The EMA Community Blood Drive will be going on all day Thursday.
The semi-annual blood drive to support Shepeard Community Blood Center will be from 10 a.m. to 7 p.m. at the Evans Government Complex auditorium and 10 a.m. to 4 p.m. at the Bloodmobile at the Roads and Bridges building on Columbia Road in Appling.
The blood center provides blood products to 21 area hospitals.
To donate, one must be at least 110 pounds, in good general health and be at least 17 years old. Those who are 16 years old may also donate with written parental consent.
Donors will receive free Chick-Fil-A biscuits and Firehouse Subs, cupcakes from Small Cakes Cupcakery and a T-shirt. First-time donors will get a Shepeard Community Blood Center duffel bag.
For more information, visit www.shepeardblood.org.
A Evans man was arrested Wednesday afternoon after leading Columbia County authorities on a chase.
Kenneth Allen Ringgold, 31, of Walnut Hill Drive, was charged woth forgery, fleeing and attempting to elude, hit and run, reckless driving, driving on the wrong side of the road and driving on a suspended license, according to Columbia County sheriff's lt. Andy Shedd.
Deputies responded to a call of a man trying to cash a forged check at Georgia Bank and Trust Co. at 4109 Columbia Road just after 3 p.m., according to Shedd. As they closed in on the man -- later identified as Ringgold -- the parking lot, he jumped into a Chrysler minivan and sped away west on Columbia Road.
Ringgold wass driving the damaged and smoking van that belonged to his mother into oncoming traffic and swerved and nearly hit a patrol car, according to traffic on the police scanner.
Because the Ringgold was driving so erratically, Shedd said deputies terminated the high-speed chase for safety reasons and continued to follow the van.
The van hit two vehicles on Columbia Road and sideswiped a car on Columbia Road at Belair Road. Ringgold turned the van north onto Belair Road, where he sped at 65-70 miles per hour.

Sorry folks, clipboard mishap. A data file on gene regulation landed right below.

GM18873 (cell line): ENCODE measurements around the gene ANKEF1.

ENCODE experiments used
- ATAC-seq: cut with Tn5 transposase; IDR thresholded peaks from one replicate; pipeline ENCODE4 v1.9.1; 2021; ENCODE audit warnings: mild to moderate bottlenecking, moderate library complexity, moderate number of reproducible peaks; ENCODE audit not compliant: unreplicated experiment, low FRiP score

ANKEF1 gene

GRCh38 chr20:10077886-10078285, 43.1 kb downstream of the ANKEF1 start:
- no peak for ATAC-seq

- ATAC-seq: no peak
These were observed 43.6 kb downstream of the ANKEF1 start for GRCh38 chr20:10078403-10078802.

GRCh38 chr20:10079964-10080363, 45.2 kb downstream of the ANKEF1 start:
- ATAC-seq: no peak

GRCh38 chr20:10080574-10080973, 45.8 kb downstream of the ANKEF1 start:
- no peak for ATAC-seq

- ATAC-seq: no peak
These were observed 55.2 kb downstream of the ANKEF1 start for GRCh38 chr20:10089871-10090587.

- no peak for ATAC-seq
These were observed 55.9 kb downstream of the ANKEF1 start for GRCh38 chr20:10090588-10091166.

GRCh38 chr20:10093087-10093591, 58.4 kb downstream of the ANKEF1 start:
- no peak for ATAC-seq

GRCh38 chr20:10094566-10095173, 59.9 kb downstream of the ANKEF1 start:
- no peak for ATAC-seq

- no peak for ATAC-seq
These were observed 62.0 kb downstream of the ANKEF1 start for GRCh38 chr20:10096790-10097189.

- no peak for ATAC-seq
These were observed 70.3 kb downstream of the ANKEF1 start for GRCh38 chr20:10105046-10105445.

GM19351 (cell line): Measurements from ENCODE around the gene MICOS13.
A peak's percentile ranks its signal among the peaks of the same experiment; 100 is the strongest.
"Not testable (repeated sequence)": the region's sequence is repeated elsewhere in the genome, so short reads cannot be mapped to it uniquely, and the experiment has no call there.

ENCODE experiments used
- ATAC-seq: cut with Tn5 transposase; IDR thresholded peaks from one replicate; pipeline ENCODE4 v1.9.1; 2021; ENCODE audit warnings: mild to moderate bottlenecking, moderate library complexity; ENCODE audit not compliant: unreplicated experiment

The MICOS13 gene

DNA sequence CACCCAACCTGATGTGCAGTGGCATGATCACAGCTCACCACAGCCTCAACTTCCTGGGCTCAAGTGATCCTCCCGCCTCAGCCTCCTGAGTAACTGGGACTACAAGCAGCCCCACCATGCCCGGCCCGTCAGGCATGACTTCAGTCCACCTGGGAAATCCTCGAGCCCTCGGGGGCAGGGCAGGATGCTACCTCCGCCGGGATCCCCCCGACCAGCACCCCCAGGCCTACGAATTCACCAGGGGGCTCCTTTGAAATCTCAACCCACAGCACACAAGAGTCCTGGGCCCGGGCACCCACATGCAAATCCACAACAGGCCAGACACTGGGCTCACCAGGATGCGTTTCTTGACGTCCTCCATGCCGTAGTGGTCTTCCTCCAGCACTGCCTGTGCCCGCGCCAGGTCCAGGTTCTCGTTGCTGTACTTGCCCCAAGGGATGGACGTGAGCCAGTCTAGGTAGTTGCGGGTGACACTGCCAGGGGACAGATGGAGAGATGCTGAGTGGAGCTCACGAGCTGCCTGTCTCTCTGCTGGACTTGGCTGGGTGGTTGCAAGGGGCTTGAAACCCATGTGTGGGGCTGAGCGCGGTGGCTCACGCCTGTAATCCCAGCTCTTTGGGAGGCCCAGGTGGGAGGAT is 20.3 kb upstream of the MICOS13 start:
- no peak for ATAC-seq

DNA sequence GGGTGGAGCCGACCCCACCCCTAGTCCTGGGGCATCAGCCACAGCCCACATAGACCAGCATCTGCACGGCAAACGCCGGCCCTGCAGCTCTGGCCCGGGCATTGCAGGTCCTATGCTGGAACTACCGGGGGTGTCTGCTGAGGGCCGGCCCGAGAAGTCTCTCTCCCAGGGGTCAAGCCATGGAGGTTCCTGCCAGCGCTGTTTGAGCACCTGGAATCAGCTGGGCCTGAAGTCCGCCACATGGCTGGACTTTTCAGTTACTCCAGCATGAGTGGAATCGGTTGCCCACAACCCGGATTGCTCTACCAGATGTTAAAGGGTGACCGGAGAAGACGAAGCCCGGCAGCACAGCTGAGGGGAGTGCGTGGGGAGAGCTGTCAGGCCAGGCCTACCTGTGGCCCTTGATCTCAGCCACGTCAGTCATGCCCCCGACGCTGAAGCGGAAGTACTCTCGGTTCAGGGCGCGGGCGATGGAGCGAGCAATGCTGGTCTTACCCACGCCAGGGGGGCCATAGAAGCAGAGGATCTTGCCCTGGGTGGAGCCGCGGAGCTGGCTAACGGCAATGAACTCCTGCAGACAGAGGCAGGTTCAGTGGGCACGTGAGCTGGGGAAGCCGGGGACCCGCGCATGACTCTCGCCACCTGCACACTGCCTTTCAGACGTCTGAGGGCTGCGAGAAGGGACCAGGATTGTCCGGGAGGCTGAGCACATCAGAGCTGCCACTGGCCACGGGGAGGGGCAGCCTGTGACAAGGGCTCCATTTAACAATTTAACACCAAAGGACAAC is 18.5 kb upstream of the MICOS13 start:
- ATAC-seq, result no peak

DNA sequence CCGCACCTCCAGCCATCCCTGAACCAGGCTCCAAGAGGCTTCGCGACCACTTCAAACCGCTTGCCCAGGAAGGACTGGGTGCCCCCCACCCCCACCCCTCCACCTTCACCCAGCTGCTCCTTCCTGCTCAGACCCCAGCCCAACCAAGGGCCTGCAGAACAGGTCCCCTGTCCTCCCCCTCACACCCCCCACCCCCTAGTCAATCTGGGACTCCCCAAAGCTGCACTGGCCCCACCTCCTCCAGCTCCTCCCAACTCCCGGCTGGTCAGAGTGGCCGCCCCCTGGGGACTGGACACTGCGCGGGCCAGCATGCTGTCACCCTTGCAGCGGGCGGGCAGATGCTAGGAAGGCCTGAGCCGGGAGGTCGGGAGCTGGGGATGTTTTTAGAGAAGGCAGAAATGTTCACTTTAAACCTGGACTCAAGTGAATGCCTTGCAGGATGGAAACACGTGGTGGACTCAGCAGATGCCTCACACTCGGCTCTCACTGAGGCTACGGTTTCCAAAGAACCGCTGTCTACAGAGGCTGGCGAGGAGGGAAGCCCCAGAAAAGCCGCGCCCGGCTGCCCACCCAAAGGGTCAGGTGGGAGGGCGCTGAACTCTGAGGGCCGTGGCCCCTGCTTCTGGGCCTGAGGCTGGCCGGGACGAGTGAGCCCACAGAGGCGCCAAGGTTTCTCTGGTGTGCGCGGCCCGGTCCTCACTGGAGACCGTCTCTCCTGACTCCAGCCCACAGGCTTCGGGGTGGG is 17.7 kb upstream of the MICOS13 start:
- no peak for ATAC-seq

Ringgold, driving without the left front tire, turned onto Pineland Drive and ran away. A postal carrier told deputies that Ringgold man ran behind a home on the 4400 block.
Deputies captured and arrested Ringgold a short time later in a wooded area between Pineland Drive and Belair Drive.
MACON, Ga. — Mike Guthrie smiled and hugged his players in the waning moments of Saturday night’s game.
The Augusta Prep head coach knew his team had played a great season and given it their all.
But it wasn’t enough for the Cavaliers, as they fell to Stratford 61-39 in the GISA Class AAA state title game at Mercer University.
“Coming in second’s OK for us,” Guthrie said. “We came a long way to get to this point. Having Michael (Downing) and the other group of seniors in there was a great accomplishment for them.”
The Cavaliers (20-8) struggled to score early, shooting 8 of 29 in the first half. A jumper by Danny Rosenblum in the last minute of the second quarter cut Stratford’s lead to 35-17.
“I think there’s a lot of pressure for these high school kids playing here in the championship game in a big arena, so our shots were awful in the first half,” Guthrie said.
“We talked about that in halftime, to relax it a little bit. Our shots were certainly more pressured than normal.”
Things weren’t much better out of the break, as Augusta Prep shot 6 of 22 to close out the game. The deficit grew as large as 23 as Stratford made 10 of 25 shots in the second half.
“Augusta Prep is such a good team,” Stratford head coach Jamie Dickey said. “They earned the right to be here, and we knew we had a big challenge on our hands. … Our defensive pressure really allowed us to get out in transition. We knew that if they played their style and their game, we were gonna be in for a battle.”
Quintez Cephus finished with 21 points and six rebounds for the Eagles, while Jonathan Hefner added 10.
Senior Rafay Chaudhary scored 12 points to lead the Cavaliers.
“Rafay’s played excellent in the playoffs,” Gutherie said. “He got us to this point of where we are, no question about that.”
When the Evans High boys soccer team played Greenbrier on Feb. 25, referee Pete Franz was yelled at by both sides. He explained his decisions to players and coaches and eventually flashed a red card.
It wasn’t anything he hadn’t done 999 times before.
The contest marked the 1,000th U13 or higher contest Franz has officiated, about half of them coming in Columbia County.
The game was the type the retired Army intelligence officer from Evans has come to enjoy the most.